Martin R. Delany: A Documentary Reader

Univ of North Carolina Press
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Martin R. Delany (1812-85) has been called the "Father of Black Nationalism," but his extraordinary career also encompassed the roles of abolitionist, physician, editor, explorer, politician, army officer, novelist, and political theorist. Despite his enormous influence in the nineteenth century, and his continuing influence on black nationalist thought in the twentieth century, Delany has remained a relatively obscure figure in U.S. culture, generally portrayed as a radical separatist at odds with the more integrationist Frederick Douglass.

This pioneering documentary collection offers readers a chance to discover, or rediscover, Delany in all his complexity. Through nearly 100 documents--approximately two-thirds of which have not been reprinted since their initial nineteenth-century publications--it traces the full sweep of his fascinating career. Included are selections from Delany's early journalism, his emigrationist writings of the 1850s, his 1859-62 novel, Blake (one of the first African American novels published in the United States), and his later writings on Reconstruction. Incisive and shrewd, angry and witty, Delany's words influenced key nineteenth-century debates on race and nation, addressing issues that remain pressing in our own time.

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About the author

Robert S. Levine is professor of English and director of graduate studies at the University of Maryland, College Park. His books include Martin Delany, Frederick Douglass, and the Politics of Representative Identity.

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Additional Information

Publisher
Univ of North Carolina Press
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Published on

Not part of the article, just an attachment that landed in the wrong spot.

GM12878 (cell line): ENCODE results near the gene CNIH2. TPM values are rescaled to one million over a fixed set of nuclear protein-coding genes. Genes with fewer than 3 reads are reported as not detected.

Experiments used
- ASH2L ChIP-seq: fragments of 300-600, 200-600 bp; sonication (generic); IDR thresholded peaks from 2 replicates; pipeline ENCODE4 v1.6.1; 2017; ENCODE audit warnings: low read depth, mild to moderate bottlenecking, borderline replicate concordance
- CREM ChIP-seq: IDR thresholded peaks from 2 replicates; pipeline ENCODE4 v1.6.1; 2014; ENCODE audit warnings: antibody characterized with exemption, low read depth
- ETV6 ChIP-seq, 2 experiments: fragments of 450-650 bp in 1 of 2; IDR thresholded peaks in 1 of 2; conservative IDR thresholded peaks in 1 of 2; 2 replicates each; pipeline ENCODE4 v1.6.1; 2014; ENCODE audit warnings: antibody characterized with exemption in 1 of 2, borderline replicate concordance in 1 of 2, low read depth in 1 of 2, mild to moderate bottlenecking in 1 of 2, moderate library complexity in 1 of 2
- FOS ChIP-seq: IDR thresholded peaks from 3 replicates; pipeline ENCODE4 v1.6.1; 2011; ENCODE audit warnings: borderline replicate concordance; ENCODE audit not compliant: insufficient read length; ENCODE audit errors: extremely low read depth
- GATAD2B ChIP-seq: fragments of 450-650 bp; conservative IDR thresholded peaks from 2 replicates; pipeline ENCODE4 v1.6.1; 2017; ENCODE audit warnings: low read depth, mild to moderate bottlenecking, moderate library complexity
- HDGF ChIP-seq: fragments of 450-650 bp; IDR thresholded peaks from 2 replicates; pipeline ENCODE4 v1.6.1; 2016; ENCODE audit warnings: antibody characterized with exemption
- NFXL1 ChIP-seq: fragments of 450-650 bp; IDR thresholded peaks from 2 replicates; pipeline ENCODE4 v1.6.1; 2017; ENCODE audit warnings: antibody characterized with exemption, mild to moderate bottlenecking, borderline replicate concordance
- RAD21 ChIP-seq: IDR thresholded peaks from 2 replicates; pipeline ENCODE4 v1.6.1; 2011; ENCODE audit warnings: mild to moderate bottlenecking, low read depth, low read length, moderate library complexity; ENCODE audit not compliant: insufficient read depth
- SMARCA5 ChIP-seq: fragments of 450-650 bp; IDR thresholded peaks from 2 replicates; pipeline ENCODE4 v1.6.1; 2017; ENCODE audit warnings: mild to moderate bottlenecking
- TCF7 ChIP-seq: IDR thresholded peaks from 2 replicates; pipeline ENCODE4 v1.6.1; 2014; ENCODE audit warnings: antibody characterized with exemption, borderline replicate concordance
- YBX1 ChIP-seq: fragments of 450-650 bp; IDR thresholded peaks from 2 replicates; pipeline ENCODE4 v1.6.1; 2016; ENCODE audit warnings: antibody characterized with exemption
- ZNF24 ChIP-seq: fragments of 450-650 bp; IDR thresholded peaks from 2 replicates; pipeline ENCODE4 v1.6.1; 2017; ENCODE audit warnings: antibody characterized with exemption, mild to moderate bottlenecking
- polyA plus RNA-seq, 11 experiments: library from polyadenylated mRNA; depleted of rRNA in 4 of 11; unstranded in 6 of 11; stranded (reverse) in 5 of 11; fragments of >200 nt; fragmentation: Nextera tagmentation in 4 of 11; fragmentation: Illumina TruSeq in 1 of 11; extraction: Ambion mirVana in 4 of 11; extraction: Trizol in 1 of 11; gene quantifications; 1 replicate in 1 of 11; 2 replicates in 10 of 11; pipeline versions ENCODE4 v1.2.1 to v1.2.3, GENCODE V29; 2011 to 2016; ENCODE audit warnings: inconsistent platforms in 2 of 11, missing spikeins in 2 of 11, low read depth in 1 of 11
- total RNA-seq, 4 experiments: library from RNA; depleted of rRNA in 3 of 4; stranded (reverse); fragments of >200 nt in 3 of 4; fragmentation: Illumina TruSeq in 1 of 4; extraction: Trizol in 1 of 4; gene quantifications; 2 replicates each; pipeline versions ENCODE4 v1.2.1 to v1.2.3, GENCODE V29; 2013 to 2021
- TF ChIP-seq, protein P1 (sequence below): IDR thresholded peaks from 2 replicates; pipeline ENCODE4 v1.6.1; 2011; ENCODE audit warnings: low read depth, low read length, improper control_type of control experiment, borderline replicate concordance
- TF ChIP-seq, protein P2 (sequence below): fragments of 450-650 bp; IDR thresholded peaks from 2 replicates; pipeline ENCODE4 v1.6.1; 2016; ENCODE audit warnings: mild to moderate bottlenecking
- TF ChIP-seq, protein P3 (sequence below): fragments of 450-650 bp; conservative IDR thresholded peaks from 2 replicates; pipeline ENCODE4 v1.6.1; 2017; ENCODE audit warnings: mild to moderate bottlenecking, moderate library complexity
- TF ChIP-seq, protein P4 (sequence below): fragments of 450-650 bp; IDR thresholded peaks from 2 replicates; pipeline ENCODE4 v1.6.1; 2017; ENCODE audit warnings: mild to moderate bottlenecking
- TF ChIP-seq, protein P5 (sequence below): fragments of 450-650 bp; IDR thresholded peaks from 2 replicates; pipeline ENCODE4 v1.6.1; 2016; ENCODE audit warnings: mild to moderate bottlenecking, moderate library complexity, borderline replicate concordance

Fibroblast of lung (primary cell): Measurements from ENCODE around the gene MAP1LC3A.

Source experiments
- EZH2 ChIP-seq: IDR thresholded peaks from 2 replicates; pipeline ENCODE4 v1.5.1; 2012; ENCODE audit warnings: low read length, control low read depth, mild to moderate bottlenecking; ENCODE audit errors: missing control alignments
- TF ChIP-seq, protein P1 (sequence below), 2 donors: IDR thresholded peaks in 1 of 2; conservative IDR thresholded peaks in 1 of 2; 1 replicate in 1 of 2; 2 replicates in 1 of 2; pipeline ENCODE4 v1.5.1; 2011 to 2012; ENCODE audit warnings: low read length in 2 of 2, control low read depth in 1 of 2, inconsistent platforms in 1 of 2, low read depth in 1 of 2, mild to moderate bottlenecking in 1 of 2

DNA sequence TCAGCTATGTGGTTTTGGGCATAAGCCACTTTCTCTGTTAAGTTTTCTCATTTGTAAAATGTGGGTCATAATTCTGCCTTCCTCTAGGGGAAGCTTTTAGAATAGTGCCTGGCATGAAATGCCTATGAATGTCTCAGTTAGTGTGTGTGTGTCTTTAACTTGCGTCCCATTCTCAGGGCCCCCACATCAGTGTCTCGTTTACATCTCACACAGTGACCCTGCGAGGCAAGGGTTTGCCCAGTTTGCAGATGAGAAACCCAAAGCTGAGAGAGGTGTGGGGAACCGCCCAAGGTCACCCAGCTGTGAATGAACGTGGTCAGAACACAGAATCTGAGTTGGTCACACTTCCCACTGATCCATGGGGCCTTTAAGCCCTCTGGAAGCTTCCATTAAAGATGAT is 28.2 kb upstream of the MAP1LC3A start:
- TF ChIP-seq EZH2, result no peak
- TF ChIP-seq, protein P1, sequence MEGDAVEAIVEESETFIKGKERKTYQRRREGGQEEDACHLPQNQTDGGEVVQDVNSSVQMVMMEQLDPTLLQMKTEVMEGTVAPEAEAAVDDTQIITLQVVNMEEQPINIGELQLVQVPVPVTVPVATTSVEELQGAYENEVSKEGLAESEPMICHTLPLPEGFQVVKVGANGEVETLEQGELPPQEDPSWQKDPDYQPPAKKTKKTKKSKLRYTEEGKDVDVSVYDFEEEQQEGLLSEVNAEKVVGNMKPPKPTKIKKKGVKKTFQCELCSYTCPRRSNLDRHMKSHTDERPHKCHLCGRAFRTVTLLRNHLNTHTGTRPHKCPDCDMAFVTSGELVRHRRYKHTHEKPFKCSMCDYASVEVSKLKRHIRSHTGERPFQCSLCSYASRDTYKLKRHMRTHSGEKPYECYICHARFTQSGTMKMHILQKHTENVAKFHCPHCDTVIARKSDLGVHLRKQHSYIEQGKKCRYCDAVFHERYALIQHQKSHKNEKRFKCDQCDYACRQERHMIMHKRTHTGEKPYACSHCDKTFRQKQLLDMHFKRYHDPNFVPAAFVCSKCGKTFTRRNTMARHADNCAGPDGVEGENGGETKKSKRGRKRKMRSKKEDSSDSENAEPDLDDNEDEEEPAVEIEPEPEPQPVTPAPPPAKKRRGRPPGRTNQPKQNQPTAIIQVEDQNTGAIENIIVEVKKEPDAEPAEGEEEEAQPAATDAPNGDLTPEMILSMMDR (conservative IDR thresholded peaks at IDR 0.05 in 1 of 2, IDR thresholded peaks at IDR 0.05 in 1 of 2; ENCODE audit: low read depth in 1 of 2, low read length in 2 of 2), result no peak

Nov 20, 2003
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Pages
520
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ISBN
9780807862568
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Features
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Language
English
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Genres
History / United States / 19th Century
Literary Criticism / American / African American
Social Science / Ethnic Studies / African American Studies
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This content is DRM protected.
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Frederick Douglass (1818-1895) and Herman Melville (1819-1891) addressed in their writings a range of issues that continue to resonate in American culture: the reach and limits of democracy; the nature of freedom; the roles of race, gender, and sexuality; and the place of the United States in the world. Yet they are rarely discussed together, perhaps because of their differences in race and social position. Douglass escaped from slavery and tied his well-received nonfiction writing to political activism, becoming a figure of international prominence. Melville was the grandson of Revolutionary War heroes and addressed urgent issues through fiction and poetry, laboring in increasing obscurity.

In eighteen original essays, the contributors to this collection explore the convergences and divergences of these two extraordinary literary lives. Developing new perspectives on literature, biography, race, gender, and politics, this volume ultimately raises questions that help rewrite the color line in nineteenth-century studies.

Contributors:
Elizabeth Barnes, College of William and Mary
Hester Blum, The Pennsylvania State University
Russ Castronovo, University of Wisconsin-Madison
John Ernest, West Virginia University
William Gleason, Princeton University
Gregory Jay, University of Wisconsin-Milwaukee
Carolyn L. Karcher, Washington, D.C.
Rodrigo Lazo, University of California, Irvine
Maurice S. Lee, Boston University
Robert S. Levine, University of Maryland, College Park
Steven Mailloux, University of California, Irvine
Dana D. Nelson, Vanderbilt University
Samuel Otter, University of California, Berkeley
John Stauffer, Harvard University
Sterling Stuckey, University of California, Riverside
Eric J. Sundquist, University of California, Los Angeles
Elisa Tamarkin, University of California, Irvine
Susan M. Ryan, University of Louisville
David Van Leer, University of California, Davis
Maurice Wallace, Duke University
Robert K. Wallace, Northern Kentucky University
Kenneth W. Warren, University of Chicago



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